Embracing the hug
Embracing the hug
When it comes to being a man, do you see yourself as a ‘real man’ or a tender man?
Do you embrace a hug, or does it scare you to your inner core?
As men, why is the act or even the thought of a hug so polarising for us? We either welcome it with open arms, leaning forward eagerly for the warm embrace with another, or we stiffen up and become so mechanical we end up hurting the very person wanting to show us affection.
So what is a hug?
The act of holding someone tightly in one's arms, typically to express affection would be the seemingly straightforward answer, yet further investigation may reveal that the answer could be far more complex than this.
When it comes to hugging our partner or our children, we become the tender man we know we are on the inside. But when it comes to hugging others, especially other men, is there anything more terrifying for what society has dubbed a real man?
If you have ever started to feel anxious, knowing someone was about to step into your private space and wrap their arms around you, or you have ever left a function or family gathering by slipping away quietly, vanishing into the night like Cinderella, you may be fearful of the simple hug.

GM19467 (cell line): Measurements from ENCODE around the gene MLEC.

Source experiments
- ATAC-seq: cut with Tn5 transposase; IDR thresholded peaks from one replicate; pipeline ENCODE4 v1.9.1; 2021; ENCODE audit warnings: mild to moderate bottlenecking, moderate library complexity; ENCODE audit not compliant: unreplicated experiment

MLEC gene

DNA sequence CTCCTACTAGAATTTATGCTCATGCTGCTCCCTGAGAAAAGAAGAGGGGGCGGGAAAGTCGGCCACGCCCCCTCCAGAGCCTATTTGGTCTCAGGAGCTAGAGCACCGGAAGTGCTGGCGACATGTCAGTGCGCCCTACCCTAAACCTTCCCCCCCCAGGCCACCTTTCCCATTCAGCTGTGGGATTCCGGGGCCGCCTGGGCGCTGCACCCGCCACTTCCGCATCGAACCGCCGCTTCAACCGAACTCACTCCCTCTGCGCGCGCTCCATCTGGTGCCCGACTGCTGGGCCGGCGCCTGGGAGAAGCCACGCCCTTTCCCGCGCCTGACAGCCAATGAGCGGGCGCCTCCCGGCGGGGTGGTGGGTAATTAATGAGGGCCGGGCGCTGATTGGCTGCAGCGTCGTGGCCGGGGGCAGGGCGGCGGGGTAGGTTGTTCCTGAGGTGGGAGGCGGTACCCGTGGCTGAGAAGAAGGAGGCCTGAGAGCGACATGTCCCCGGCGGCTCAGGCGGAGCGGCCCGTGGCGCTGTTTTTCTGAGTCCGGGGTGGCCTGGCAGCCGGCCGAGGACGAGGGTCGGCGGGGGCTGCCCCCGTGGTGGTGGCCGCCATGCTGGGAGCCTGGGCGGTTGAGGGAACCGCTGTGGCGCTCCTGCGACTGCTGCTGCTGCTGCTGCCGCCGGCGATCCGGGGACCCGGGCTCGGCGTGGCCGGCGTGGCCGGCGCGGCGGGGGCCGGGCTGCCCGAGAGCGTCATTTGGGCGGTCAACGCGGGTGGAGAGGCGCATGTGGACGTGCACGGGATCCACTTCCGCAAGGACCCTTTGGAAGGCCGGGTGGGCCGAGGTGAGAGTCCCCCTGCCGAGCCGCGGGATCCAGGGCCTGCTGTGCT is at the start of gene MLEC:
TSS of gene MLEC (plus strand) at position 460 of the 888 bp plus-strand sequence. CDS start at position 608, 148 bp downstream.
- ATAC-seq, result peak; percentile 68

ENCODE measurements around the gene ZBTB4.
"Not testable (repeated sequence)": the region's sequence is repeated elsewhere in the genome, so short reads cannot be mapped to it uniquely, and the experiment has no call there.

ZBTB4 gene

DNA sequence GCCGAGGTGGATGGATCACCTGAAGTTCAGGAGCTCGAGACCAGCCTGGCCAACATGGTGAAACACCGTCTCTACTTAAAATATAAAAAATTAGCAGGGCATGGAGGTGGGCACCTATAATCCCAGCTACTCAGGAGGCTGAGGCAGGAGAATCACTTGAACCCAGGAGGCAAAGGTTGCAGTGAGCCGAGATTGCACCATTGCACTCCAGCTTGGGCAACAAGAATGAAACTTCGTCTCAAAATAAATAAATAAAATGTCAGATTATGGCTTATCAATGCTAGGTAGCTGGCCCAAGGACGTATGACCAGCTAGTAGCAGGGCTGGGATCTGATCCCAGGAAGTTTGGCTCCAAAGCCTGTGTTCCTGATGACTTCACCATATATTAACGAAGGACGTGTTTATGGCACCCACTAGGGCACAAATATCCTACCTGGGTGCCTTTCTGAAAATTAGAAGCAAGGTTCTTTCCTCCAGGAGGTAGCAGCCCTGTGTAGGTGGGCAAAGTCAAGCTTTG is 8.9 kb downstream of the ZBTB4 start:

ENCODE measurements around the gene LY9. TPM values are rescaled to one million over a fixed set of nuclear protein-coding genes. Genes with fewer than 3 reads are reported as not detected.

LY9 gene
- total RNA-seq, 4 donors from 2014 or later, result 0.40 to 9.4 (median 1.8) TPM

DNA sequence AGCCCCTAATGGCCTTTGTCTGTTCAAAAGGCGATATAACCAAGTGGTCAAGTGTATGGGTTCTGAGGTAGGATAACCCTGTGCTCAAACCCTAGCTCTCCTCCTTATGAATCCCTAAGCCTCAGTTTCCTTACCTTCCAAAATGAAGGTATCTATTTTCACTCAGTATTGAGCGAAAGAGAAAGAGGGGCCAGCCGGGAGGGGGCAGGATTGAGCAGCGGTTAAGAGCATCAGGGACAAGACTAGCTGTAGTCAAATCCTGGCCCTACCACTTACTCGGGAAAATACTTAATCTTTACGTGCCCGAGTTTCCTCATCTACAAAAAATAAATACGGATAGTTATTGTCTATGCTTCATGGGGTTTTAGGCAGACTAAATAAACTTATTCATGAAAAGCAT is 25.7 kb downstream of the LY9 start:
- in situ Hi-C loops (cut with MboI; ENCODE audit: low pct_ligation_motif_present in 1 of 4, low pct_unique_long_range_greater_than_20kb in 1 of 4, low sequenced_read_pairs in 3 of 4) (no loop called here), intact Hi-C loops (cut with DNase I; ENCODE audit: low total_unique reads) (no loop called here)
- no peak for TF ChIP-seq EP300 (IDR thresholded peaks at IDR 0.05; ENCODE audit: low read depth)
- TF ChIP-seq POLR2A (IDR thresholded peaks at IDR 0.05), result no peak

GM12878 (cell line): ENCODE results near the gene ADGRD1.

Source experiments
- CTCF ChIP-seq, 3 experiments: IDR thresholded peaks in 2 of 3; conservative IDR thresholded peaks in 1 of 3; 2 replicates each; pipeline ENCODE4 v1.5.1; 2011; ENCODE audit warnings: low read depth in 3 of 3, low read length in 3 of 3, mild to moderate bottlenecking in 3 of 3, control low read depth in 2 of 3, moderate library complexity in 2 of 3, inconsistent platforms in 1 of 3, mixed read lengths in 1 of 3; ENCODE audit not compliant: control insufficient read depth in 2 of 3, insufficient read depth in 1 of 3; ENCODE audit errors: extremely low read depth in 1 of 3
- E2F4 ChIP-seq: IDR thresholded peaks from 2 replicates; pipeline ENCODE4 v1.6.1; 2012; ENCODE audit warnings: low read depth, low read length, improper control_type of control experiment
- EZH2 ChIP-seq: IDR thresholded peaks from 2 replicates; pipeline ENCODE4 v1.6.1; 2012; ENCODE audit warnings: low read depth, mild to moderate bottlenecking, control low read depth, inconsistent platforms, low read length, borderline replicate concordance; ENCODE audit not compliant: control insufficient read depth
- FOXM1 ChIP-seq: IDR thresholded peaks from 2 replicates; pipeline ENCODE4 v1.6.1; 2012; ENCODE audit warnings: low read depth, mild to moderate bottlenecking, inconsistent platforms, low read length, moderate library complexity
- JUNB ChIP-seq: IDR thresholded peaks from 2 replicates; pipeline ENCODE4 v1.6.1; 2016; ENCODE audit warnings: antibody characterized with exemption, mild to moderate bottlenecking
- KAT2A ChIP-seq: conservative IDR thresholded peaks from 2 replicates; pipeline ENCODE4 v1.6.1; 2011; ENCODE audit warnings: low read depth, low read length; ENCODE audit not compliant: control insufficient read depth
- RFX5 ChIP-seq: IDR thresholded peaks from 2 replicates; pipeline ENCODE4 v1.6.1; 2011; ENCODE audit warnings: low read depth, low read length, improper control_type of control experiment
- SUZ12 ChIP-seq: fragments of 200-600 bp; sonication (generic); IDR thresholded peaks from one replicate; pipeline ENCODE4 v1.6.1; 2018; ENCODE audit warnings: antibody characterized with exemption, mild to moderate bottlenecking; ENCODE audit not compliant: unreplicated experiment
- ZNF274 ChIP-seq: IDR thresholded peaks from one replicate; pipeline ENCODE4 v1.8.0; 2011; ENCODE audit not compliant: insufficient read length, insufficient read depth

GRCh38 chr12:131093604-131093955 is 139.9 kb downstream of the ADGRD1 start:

It is not difficult to recognise the apprehension in someone if they are uncomfortable with hugging, especially if you are the instigator. Apart from the obvious stepping on toes or smashing of cheeks, let’s briefly explore the various reactive manoeuvres portrayed in this simple act of intimacy.
There is the ‘Half hug’:
This is for a real man. Whilst shaking hands they lean forward and put their spare arm around your back.
The ‘Shoulder charge’:
You go in with your arms open and the recipient, and I call them this as they aren’t hugging you back, comes in sideways with their leading shoulder dipped.
The ‘Awkward hug’:
You go in with open arms to wrap one arm over your partner’s shoulder and the other around their torso, and your partner comes in mirroring you, clashing his right arm with your left. Or they proceed to put both arms around your torso.…. awkward!
Last but not least, the violent ‘Man Hug’:
They come in hard, hold and squeeze tight then give three hard slaps across your back like they are tapping out of a wrestling hold.
Every type of hug given or received tells us so much about the people involved, if we care enough to stop and take note.
So why is something that should be gentle and tender so socially unaccepted and hard for a real man to master? We can physically achieve some amazing feats as men, yet the hug has still not been conquered.
Being averse to hugging is like greeting someone at your door. You know you want to invite them in, however thoughts start to play out in your mind like, ‘things aren’t tidy’; ‘nothing is in order’; ‘I didn’t invite you over’; ‘I wasn’t expecting this’; ‘if I invite you in you’ll judge me on how I live’. For if we surrender to those three seconds of intimacy, we know we are exposing all that we are and all that we have lived, and if we haven’t been living all that we could be we know that this will be felt.